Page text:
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U.S. Sues to Block Penguin Deal for Simon & Schuster (2)

Nov. 2, 2021, 5:54 PM

U.S. antitrust officials sued to block Penguin Random House’s deal to buy Simon & Schuster, saying the tie-up would give Penguin too much control over book publishing and how much authors are paid.

In a complaint filed Tuesday in federal court in Washington, the Justice Department argued the deal would eliminate the competition between No. 1 Penguin, owned by Bertelsmann SE, and No. 4 Simon & Schuster, owned by ViacomCBS Inc., for authors’ publishing rights.

“If the world’s largest book publisher is permitted to acquire one of its biggest rivals, it will have unprecedented control over this important industry,” Attorney General Merrick Garland said in a statement. “American authors and consumers will pay the price of this anticompetitive merger -- lower advances for authors and ultimately fewer books and less variety for consumers.”

Germany’s Bertelsmann agreed to buy Simon & Schuster from ViacomCBSfor $2.18 billion last year in a bid to gain a more dominant position in the U.S market. The combination would reduce the so-called Big Five of publishing to four companies: Penguin, HarperCollins, Macmillan, and Hachette.

The Justice Department’s challenge is the latest sign of more aggressive antitrust enforcement under President Joe Biden, who has made competition a key focus of his economic policy agenda. In July, Biden called on agencies across the government to take steps to boost competition in the economy and combat a wave of consolidation that has swept across industries.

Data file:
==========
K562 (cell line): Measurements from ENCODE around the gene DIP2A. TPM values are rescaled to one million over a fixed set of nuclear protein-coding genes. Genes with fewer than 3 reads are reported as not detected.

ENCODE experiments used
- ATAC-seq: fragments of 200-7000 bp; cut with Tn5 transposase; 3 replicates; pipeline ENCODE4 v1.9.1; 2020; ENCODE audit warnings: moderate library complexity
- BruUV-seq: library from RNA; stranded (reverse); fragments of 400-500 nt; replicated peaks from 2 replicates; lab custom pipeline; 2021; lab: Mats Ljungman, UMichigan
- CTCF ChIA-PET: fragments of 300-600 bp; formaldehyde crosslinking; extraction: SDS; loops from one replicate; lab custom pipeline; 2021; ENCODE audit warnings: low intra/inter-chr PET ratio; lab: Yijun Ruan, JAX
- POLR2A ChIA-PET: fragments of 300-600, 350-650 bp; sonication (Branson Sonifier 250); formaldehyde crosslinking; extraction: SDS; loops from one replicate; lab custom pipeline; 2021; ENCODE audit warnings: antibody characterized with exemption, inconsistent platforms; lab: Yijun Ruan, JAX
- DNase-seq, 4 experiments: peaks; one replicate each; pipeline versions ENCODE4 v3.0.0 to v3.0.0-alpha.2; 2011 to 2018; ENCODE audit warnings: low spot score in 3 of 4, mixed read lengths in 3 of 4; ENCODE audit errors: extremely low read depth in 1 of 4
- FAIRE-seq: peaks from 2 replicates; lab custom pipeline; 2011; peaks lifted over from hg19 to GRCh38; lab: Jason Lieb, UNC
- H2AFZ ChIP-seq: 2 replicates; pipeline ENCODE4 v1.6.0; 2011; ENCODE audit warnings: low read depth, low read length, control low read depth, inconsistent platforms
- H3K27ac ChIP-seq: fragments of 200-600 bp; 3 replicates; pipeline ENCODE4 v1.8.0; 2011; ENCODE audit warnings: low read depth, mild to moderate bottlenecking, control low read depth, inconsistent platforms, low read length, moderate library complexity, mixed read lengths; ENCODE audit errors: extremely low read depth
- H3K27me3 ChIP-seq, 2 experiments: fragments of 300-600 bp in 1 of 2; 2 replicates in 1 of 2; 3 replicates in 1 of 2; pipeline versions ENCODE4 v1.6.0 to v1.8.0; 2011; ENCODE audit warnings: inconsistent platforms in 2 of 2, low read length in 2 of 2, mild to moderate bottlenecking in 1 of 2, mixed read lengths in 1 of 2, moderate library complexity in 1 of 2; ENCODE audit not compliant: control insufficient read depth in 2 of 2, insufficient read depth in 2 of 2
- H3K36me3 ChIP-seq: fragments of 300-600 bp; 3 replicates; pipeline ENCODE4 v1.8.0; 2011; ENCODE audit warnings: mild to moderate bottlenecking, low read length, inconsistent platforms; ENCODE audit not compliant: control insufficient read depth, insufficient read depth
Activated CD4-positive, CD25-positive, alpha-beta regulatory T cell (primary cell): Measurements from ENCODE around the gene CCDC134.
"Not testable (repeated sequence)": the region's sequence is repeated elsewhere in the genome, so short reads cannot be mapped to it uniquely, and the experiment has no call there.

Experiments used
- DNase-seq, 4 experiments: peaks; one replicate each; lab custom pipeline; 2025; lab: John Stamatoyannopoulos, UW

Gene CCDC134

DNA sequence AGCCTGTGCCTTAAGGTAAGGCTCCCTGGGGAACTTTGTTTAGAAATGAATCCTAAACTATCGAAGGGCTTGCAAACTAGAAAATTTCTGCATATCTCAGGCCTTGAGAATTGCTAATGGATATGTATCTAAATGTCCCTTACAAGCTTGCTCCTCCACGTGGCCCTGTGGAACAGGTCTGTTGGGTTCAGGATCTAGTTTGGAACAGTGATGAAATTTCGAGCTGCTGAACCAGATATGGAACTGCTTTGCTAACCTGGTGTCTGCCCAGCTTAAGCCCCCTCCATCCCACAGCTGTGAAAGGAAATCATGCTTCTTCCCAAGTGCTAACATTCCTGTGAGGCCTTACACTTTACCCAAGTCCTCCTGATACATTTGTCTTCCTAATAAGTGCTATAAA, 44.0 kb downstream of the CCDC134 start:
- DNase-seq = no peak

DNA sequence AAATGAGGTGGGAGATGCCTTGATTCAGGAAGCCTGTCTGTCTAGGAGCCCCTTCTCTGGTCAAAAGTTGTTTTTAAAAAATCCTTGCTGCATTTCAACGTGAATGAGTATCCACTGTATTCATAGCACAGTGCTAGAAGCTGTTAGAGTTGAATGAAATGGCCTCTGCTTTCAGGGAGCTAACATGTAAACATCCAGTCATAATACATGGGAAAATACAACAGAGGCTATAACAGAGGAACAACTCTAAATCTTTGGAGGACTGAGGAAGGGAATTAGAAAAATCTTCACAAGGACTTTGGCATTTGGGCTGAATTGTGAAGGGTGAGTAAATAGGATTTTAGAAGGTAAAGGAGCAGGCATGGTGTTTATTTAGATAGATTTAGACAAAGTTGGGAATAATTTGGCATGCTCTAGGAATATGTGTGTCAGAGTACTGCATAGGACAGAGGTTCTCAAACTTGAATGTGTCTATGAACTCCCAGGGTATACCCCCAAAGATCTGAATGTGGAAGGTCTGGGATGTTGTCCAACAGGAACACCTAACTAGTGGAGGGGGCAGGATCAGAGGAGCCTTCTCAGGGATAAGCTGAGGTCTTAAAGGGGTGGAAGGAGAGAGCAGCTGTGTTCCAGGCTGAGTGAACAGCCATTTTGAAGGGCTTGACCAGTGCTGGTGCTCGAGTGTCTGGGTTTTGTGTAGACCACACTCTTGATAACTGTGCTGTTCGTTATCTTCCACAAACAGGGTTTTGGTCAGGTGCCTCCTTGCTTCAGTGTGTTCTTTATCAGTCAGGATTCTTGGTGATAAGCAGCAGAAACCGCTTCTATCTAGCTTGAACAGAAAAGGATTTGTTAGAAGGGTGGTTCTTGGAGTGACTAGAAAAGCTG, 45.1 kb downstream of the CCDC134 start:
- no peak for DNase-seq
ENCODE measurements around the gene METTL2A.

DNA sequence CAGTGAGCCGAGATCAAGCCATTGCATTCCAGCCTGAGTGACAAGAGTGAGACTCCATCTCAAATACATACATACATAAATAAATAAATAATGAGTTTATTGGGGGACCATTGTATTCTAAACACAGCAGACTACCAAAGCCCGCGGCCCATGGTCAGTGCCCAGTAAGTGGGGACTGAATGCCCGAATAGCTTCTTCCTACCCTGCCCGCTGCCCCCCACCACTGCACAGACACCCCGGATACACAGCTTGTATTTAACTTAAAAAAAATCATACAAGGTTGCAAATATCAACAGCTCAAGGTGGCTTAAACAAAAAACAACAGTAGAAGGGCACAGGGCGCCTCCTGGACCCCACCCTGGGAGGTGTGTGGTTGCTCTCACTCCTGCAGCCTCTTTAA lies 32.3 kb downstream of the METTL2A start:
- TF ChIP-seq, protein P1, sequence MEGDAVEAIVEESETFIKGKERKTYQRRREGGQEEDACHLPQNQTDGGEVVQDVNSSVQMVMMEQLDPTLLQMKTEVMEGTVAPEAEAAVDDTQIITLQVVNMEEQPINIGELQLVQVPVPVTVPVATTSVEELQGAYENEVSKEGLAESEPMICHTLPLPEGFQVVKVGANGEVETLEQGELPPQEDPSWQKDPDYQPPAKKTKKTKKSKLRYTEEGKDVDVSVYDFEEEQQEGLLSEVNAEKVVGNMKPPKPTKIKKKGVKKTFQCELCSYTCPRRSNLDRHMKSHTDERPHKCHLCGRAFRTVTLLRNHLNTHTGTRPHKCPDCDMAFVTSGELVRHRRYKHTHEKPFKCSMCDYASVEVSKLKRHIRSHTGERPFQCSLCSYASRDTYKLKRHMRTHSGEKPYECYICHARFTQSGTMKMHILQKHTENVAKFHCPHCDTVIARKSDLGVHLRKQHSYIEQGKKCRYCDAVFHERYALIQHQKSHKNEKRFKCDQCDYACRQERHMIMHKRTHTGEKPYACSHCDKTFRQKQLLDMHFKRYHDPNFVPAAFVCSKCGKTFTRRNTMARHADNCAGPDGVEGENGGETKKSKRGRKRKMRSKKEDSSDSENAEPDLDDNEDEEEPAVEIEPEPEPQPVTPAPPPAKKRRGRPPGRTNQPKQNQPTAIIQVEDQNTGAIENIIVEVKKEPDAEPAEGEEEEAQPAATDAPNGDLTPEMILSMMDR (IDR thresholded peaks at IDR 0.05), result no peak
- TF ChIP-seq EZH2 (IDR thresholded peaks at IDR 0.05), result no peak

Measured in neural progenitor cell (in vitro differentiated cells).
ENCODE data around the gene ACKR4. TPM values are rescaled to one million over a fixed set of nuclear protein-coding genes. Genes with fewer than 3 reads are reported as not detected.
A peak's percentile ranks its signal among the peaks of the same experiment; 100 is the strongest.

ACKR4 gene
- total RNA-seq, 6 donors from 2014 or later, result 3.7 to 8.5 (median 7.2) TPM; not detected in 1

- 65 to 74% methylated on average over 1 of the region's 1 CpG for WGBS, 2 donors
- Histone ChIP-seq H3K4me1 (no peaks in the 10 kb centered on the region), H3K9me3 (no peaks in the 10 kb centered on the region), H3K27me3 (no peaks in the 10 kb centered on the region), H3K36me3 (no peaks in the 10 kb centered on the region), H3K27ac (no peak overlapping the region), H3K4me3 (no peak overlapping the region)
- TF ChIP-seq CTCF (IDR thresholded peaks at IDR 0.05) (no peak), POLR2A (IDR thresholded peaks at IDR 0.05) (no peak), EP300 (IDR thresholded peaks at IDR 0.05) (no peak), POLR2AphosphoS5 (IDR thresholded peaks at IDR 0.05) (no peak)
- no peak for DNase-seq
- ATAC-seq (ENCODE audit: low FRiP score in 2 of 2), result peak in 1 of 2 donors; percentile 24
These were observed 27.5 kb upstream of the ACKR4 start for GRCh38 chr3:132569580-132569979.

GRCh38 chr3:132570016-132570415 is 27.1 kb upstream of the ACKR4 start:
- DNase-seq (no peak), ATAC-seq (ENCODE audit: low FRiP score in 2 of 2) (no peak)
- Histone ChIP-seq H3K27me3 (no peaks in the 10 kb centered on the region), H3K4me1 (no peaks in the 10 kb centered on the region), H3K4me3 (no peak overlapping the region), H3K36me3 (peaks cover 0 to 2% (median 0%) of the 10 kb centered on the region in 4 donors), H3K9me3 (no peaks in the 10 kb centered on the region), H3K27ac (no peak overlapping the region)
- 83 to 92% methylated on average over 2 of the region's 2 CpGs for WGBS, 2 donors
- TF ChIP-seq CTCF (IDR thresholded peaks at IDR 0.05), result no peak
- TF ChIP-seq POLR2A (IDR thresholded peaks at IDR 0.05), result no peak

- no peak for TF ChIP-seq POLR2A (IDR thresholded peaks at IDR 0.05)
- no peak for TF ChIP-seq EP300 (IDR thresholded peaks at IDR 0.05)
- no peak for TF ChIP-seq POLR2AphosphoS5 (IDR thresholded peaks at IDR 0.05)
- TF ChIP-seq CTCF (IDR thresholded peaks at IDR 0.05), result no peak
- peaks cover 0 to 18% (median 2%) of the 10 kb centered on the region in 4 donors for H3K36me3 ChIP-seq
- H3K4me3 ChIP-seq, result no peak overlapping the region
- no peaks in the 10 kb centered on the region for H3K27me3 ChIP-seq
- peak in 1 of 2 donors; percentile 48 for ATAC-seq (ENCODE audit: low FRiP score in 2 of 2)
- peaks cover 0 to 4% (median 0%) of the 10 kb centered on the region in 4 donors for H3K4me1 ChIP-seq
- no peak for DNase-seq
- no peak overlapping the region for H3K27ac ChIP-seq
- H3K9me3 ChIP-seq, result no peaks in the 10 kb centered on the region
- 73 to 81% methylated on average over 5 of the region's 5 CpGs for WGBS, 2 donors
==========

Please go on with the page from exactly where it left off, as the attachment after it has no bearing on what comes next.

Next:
Earlier: Biden Vow to Tackle Industry Giants Confronts Consolidation Wave

Antitrust enforcers in the U.S. have tended to clear mergers that consolidate an industry from five to four players on the grounds that competition is expected to remain robust. But they have come under increasing pressure to take a more aggressive approach.

Penguin and Simon & Schuster said in a statement that their deal is “pro-consumer, pro-author, and pro-book seller” and that competition would remain vibrant.

“Blocking the transaction would harm the very authors DOJ purports to protect,” the two companies said. “We will fight this lawsuit vigorously.”

Rupert Murdoch’s News Corp., which owns HarperCollins and had complained that the Penguin deal raised “profound” competition issues, declined to comment.

The deal would give Penguin close to half of the market for the acquisition of publishing rights to “anticipated top-selling books,” the government said.

One likely issue in the lawsuit will be competition from Amazon.com Inc., which competes both in traditional publishing as well as self-publishing. In their statement, Penguin and Simon & Schuster pointed to competition from the online retailer, but the Justice Department said in its complaint that Penguin’s chief executive officer privately admitted that he “never, never bought into that argument” that a deal was needed to create a stronger counterweight to Amazon.

The publishers recognized their proposed tie-up raised substantial antitrust risk, the government says. When Simon & Schuster announced that it was up for sale in 2020, according to the complaint, its CEO wrote to one of its bestselling authors: “I’m pretty sure that the Department of Justice wouldn’t allow Penguin Random House to buy us, but that’s assuming we still have a Department of Justice.”

The case is U.S. v. Bertelsmann SE, 21-cv-02886, U.S. District Court for the District of Columbia.

(Updates with companies’ statement starting in eighth paragraph)

--With assistance from Gerry Smith.

To contact the reporter on this story:
David McLaughlin in Washington at dmclaughlin9@bloomberg.net

To contact the editors responsible for this story:
Sara Forden at sforden@bloomberg.net

Larry Liebert

© 2022 Bloomberg L.P. All rights reserved. Used with permission.